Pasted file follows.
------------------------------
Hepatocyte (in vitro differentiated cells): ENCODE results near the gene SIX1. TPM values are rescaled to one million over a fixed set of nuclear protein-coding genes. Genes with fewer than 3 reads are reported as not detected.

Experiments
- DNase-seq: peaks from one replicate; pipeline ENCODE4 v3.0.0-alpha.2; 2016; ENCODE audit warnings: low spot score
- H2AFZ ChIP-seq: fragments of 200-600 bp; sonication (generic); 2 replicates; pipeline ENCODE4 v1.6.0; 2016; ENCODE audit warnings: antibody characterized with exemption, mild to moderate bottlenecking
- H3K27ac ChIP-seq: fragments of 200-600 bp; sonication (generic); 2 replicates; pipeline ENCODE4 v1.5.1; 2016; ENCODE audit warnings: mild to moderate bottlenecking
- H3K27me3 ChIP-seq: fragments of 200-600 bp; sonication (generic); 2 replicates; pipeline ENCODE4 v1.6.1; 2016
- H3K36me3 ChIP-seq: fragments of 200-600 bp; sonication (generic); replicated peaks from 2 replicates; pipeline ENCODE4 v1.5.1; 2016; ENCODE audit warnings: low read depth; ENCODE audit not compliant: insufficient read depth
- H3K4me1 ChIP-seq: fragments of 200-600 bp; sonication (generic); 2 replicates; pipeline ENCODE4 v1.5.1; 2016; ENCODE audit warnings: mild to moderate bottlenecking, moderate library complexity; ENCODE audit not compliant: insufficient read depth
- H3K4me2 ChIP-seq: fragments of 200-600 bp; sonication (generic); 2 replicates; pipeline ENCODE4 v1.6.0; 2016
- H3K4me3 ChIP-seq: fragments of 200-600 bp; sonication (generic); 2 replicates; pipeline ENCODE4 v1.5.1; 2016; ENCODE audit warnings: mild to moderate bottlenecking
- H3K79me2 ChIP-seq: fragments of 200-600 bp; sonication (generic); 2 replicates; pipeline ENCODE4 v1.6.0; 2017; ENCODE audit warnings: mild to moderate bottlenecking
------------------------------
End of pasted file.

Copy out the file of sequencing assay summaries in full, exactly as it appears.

Hepatocyte (in vitro differentiated cells): ENCODE results near the gene SIX1. TPM values are rescaled to one million over a fixed set of nuclear protein-coding genes. Genes with fewer than 3 reads are reported as not detected.

Experiments
- DNase-seq: peaks from one replicate; pipeline ENCODE4 v3.0.0-alpha.2; 2016; ENCODE audit warnings: low spot score
- H2AFZ ChIP-seq: fragments of 200-600 bp; sonication (generic); 2 replicates; pipeline ENCODE4 v1.6.0; 2016; ENCODE audit warnings: antibody characterized with exemption, mild to moderate bottlenecking
- H3K27ac ChIP-seq: fragments of 200-600 bp; sonication (generic); 2 replicates; pipeline ENCODE4 v1.5.1; 2016; ENCODE audit warnings: mild to moderate bottlenecking
- H3K27me3 ChIP-seq: fragments of 200-600 bp; sonication (generic); 2 replicates; pipeline ENCODE4 v1.6.1; 2016
- H3K36me3 ChIP-seq: fragments of 200-600 bp; sonication (generic); replicated peaks from 2 replicates; pipeline ENCODE4 v1.5.1; 2016; ENCODE audit warnings: low read depth; ENCODE audit not compliant: insufficient read depth
- H3K4me1 ChIP-seq: fragments of 200-600 bp; sonication (generic); 2 replicates; pipeline ENCODE4 v1.5.1; 2016; ENCODE audit warnings: mild to moderate bottlenecking, moderate library complexity; ENCODE audit not compliant: insufficient read depth
- H3K4me2 ChIP-seq: fragments of 200-600 bp; sonication (generic); 2 replicates; pipeline ENCODE4 v1.6.0; 2016
- H3K4me3 ChIP-seq: fragments of 200-600 bp; sonication (generic); 2 replicates; pipeline ENCODE4 v1.5.1; 2016; ENCODE audit warnings: mild to moderate bottlenecking
- H3K79me2 ChIP-seq: fragments of 200-600 bp; sonication (generic); 2 replicates; pipeline ENCODE4 v1.6.0; 2017; ENCODE audit warnings: mild to moderate bottlenecking